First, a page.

However, such a scenario does not preclude evolution. It suggests a clockwork deism, where the information provided through the initial design unfolds in time, manifesting in complex macroscopic structures. This still leaves the question of how these local pockets of specified complexity are assembled. Variation-and-selection may still do the job.

This issue is related to one of the classic problems of physics: understanding an irreversible macroscopic world, which does not appear to conserve information, when our basic microscopic dynamics are reversible. Part of the answer comes from realizing we never have a complete description of any system. What approximate knowledge we have rapidly becomes obsolete due to dynamical chaos, as even the smallest error grows exponentially. We can only keep track of statistical properties of systems, through macroscopic variables like temperature, which behave irreversibly (Gaspard 1992). For example, if we bring objects at different temperatures into contact and let them reach equilibrium, they will end up the same temperature. No measurement can recover their original temperatures, and they will not spontaneously acquire different temperatures again.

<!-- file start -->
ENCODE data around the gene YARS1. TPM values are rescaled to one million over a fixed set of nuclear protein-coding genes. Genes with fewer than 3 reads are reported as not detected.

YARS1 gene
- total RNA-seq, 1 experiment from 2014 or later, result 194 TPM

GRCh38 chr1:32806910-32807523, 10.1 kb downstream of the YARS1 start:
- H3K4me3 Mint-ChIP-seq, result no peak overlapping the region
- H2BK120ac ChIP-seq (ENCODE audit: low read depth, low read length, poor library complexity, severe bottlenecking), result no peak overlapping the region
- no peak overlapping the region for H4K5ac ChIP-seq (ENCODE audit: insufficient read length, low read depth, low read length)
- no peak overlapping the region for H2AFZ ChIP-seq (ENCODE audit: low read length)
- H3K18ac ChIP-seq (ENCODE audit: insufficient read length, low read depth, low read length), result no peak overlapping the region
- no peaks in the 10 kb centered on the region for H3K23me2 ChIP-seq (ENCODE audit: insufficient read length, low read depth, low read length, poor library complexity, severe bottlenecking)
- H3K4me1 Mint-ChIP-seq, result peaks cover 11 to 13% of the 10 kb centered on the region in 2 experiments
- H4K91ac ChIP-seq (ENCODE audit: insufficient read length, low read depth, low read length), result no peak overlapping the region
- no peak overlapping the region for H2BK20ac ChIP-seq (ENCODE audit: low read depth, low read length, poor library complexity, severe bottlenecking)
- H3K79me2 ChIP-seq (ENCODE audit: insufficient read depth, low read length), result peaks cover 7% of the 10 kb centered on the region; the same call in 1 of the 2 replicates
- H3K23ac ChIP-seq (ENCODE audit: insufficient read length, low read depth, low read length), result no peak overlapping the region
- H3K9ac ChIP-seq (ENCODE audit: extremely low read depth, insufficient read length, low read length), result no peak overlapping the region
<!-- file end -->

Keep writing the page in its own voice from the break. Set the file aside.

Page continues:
Such loss of information does not challenge ID; it even plays into creationist suspicions that the second law of thermodynamics precludes evolution. But the same physics also underlies the emergence of order from chaos. If a system behaves such that its maximum possible entropy increases faster than its actual entropy, it will be driven away from equilibrium. This creates space for order to form. In particular, Darwinian processes can take hold: simple replicating structures can mutate and diversify, exploring more complex configurations along the way. All this takes place under ordinary physics, without outside intervention (Brooks and Wiley 1988, Edis 1998a).

The information-based arguments of ID, then, allow design to be confined to setting up initial conditions. Hence they are too broad to support a critique of evolution. In fact, the situation is worse, as the deistic view is itself highly dubious.